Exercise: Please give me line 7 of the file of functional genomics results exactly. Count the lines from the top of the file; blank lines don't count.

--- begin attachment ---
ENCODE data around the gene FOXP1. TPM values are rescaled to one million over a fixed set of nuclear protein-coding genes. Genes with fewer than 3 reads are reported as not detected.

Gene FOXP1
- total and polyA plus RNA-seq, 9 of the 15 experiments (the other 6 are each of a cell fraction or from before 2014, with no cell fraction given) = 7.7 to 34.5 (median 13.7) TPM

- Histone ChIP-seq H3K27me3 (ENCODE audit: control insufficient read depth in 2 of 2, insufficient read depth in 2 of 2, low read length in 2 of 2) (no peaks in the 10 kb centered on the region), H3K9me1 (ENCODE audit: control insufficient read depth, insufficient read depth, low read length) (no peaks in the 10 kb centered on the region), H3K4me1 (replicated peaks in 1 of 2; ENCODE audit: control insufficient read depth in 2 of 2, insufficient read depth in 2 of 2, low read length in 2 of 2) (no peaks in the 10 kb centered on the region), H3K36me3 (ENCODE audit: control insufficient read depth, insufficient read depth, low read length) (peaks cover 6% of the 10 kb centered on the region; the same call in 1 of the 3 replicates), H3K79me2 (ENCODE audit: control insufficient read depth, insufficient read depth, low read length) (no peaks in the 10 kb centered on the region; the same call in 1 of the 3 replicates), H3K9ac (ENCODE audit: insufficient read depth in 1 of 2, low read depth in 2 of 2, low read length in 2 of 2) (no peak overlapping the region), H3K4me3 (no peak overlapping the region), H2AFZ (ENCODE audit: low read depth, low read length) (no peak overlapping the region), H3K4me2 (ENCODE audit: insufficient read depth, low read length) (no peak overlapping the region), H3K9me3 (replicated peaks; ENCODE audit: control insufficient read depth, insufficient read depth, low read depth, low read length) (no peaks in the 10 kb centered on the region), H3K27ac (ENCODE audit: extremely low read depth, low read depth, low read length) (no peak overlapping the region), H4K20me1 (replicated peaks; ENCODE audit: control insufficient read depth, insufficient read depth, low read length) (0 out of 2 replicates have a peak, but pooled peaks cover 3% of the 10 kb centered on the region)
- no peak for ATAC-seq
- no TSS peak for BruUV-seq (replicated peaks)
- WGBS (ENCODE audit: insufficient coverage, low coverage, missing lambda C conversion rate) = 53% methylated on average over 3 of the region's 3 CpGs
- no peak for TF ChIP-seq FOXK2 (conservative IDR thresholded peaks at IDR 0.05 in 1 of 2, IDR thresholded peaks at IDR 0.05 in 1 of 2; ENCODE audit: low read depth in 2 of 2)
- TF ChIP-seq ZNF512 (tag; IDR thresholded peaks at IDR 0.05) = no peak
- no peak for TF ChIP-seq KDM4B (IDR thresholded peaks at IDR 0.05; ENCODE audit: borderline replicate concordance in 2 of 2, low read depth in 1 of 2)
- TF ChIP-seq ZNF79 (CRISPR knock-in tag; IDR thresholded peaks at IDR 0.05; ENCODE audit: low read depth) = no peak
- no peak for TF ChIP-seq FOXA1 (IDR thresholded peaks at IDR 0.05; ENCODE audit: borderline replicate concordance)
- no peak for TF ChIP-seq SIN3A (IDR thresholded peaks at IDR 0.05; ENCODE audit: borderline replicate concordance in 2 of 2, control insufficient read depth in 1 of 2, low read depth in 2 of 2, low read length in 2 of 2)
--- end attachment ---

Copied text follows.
- WGBS (ENCODE audit: insufficient coverage, low coverage, missing lambda C conversion rate) = 53% methylated on average over 3 of the region's 3 CpGs